During my years as a practicing midwife I witnessed many babies enter the world before they were ready. The most vulnerable time for a child is during birth or within 28 days of birth. And for babies born before 37 weeks, the risks are further heightened by health complications due to underdevelopment of organs, muscles and immune systems.
Prematurity is the biggest killer of children under five, after pneumonia, claiming the lives of more than one million newborns every year.
It's never easy to watch what should be a joyous moment for mothers and their families become a time of fear and sadness. But unfortunately, premature birth is all too common: more than 1 in 10 babies are born too soon, amounting to 15 million preterm births per year. It's a truly global problem. While more than 60 percent of these births occur in South Asia and sub-Saharan Africa, the United States and Brazil also appear among the world's top 10 countries with the highest numbers of premature deliveries.
This is an issue the global community must take seriously in our push towards achieving Millennium Development Goal 4 to reduce child deaths by two thirds. Evidence now shows that fewer children are dying from two major childhood killers, diarrhea and malaria. Yet, there has been very little progress on neonatal causes of under-five mortality. If countries continue to make progress at their current rates, it will take the world much too long to reach MDG 4: the Americas would achieve their target in 2040, Southeast Asia not until 2085 and Africa not until 2165.
Joining governments, NGOs, health professionals, multilateral agencies, donors, private sector organizations and others working towards meaningful change for newborns, The Partnership for Maternal, Newborn & Child Health (PMNCH) is proud to mark November 17 as the second annual World Prematurity Day. This global day of action shows when we all work together, we can become much bigger than the sum of our parts.
The May 2012 launch of Born Too Soon: The Global Action Report on Preterm Birth was a game-changer. The report presented first-ever country-by-country statistics for both absolute numbers and rates of preterm birth, documenting the extent and severity of the problem.
Nearly 50 international, regional and national organizations worked on this report, led by the March of Dimes, PMNCH, Save the Children and the World Health Organization. This collaboration set in motion a global movement to promote progress on preterm birth in support of the Every Woman Every Child effort, led by UN Secretary-General Ban Ki-moon. At the time of the report's launch, 30 new and expanded commitments specific to prevention and care of preterm birth were announced -- commitments that will be tracked every year though 2015 as part of the public accountability framework associated with Every Woman Every Child.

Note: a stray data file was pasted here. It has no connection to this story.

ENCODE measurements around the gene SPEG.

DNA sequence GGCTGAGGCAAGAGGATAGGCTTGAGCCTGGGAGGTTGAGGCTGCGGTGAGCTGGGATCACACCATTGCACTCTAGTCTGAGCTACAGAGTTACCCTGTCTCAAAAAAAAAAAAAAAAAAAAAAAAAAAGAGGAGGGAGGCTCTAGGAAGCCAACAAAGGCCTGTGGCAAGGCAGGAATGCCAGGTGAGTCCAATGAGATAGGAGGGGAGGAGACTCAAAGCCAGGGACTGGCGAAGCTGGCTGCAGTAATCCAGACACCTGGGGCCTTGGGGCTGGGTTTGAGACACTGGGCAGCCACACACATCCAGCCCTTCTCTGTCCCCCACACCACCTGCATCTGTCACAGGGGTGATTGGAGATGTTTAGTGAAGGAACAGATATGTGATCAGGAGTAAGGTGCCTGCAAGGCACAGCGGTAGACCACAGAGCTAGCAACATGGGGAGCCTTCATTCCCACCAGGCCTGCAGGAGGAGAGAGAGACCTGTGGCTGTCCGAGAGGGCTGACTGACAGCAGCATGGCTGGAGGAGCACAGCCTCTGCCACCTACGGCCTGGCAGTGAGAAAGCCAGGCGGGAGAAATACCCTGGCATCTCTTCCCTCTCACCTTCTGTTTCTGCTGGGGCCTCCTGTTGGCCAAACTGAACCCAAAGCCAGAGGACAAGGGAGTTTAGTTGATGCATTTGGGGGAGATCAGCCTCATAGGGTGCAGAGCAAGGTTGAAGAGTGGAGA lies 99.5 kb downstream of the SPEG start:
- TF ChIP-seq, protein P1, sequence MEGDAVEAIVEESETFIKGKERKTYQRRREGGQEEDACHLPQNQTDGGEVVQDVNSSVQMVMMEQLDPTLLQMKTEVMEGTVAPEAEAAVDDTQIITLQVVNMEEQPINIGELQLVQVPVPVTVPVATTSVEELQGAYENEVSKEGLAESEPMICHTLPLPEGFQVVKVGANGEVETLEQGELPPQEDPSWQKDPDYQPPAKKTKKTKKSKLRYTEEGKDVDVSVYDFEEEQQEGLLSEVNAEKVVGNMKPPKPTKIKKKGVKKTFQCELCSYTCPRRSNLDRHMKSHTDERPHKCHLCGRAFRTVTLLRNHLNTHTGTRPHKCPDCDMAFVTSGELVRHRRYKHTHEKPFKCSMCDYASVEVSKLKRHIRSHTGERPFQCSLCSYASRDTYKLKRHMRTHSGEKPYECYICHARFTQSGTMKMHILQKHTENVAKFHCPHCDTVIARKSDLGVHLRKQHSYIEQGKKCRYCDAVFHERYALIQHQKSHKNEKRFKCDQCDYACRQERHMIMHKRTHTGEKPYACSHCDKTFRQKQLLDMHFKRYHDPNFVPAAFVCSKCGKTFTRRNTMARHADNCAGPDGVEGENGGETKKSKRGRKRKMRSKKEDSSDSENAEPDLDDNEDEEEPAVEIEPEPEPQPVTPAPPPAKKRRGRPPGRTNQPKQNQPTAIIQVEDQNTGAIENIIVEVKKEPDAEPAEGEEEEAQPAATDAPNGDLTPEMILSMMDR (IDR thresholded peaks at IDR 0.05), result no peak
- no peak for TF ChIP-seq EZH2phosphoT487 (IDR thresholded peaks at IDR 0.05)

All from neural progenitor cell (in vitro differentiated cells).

The goals of Every Woman Every Child were reinforced this past June when the governments of Ethiopia, India and the United States convened more than 700 representatives from government, civil society, faith based groups and the private sector to launch a Child Survival Call to Action in Washington, D.C. Signing A Promise Renewed, they reaffirmed concerted action towards ending preventable child mortality, including deaths from preterm-related complications.
Building a coalition of the willing for a neglected yet essential issue like preterm birth is half the battle. If we can remain united in our efforts, and maintain global attention on the need to prioritize preterm prevention and care, we can put what we already know into action to dramatically change the nature of the problem.
Preterm babies face drastically different odds depending on where they are born: 90 percent of preterm babies in low-income countries die, while 90 percent of preterm babies in high-income countries survive. This is a completely unnecessary injustice. More than 75 percent of deaths due to preterm complications could be averted without intensive care.
A common myth about premature birth is that expensive technology is needed to care for high-risk mothers and premature newborns. But the reality is that very basic, low-cost care can prevent tragedy in most cases -- things like keeping babies warm and clean, providing breastfeeding support, while ensuring that babies who have difficulty breathing get immediate attention and resuscitation, if needed. Rapid recognition and treatment of infections with antibiotics is also critical.
Using an essential package of pregnancy, childbirth and postnatal care that includes these interventions, most infants born prematurely can escape death and lifelong disabilities.
Prevention is the next frontier. A key way to reduce the burden of preterm birth is to find ways to help pregnancies go to full term. A number of risk factors for mothers to deliver prematurely have been identified - for instance, poor health or nutrition for women before and during pregnancy, spacing births too close together or too far apart -- but we have much more to learn.
Let's change the face of preterm birth. Help us shine light on this long neglected issue and demand immediate action for communities suffering an unacceptable burden. Every mother who brings a little one into the world prematurely deserves a day to cherish, not mourn. Place of birth should never determine a child's right to life.
This blog is part of a series co-ordinated by the Healthy Newborn Network building momentum for World Prematurity Day, November 17, discussing preterm birth and highlighting the actions needed to prevent and reduce this leading cause of newborn deaths. To get involved and learn more, please visit www.facebook.com/WorldPrematurityDay.